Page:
A special ISK 100 million (UDS 874,000, EUR 840,000) marketing effort is planned to bring 800-1,000 tons of Icelandic lamb to market abroad, according to the Icelandic government’s budget bill that is being reviewed in parliament, RÚV reports. The marketing effort abroad is planned “due to foreseeable increase in stock,” which could cause turmoil or a general price reduction on the domestic market the latter part of winter and/or next fall, according to the bill.
The plan is described as a temporary solution, but a long-time plan for the sale of lamb, domestically and abroad, is said to be in the making. The bill explains that lamb meat has been selling at a great loss.
This approach appalls Ólafur Arnarson, head of the Consumers’ Association of Iceland, according to RÚV. “The sight of this, naturally, makes you flabbergasted,” Ólafur remarked. Here you have Icelandic authorities spending more to keep prices up in Iceland. You wonder, is this specifically for farmers? Probably not.” He added, “Isn’t this just for some middlemen?”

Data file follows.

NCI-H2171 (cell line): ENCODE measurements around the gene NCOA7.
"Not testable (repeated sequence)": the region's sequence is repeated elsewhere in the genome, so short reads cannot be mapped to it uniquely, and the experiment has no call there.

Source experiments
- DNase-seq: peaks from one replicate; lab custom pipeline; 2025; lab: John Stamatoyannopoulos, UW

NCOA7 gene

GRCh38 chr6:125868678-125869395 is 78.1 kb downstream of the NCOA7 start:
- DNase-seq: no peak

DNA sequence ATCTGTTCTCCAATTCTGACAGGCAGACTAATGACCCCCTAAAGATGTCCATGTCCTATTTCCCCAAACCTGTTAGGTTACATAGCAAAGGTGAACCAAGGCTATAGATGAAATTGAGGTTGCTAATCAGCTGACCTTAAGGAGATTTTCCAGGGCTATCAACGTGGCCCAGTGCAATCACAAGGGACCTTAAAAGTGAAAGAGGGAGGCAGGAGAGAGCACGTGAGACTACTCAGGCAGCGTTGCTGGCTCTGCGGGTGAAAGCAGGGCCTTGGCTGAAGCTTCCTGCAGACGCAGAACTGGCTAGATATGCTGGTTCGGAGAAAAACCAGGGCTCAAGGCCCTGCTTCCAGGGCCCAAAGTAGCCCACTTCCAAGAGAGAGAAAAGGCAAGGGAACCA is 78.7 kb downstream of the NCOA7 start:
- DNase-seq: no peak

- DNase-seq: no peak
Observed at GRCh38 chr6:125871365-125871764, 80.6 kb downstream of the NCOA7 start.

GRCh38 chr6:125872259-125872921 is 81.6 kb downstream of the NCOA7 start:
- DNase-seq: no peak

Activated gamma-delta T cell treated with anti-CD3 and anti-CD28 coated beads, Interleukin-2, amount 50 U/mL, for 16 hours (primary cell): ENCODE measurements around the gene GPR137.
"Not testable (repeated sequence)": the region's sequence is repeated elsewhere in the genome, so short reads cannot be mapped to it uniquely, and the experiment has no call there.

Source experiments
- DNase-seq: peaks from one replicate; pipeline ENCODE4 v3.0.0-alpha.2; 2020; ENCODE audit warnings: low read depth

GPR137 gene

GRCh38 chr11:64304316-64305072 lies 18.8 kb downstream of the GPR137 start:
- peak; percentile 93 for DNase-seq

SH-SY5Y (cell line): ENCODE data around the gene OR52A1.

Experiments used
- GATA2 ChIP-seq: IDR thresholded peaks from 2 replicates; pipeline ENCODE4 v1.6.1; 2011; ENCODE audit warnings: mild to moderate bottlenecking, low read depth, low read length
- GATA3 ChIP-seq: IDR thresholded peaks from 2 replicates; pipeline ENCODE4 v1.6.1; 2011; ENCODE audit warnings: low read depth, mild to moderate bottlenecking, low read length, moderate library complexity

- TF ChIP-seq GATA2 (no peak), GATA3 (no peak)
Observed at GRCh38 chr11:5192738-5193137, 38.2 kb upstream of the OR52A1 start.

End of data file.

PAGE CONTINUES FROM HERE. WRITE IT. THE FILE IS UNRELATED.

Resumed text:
Minister of Fisheries and Agriculture Gunnar Bragi Sveinsson insists the marketing plan is meant to defend the economic interest of farmers. He explained that Norwegians, who have been purchasing 600 tons of lamb a year from Iceland, no longer plan to buy Icelandic lamb. Therefore, 800-1,000 tons could accumulate. “If nothing is done,” Gunnar Bragi stated, “that accumulation of stock will eventually lead to lower earnings for farmers, because a drop in prices will certainly mean a lower income for them.”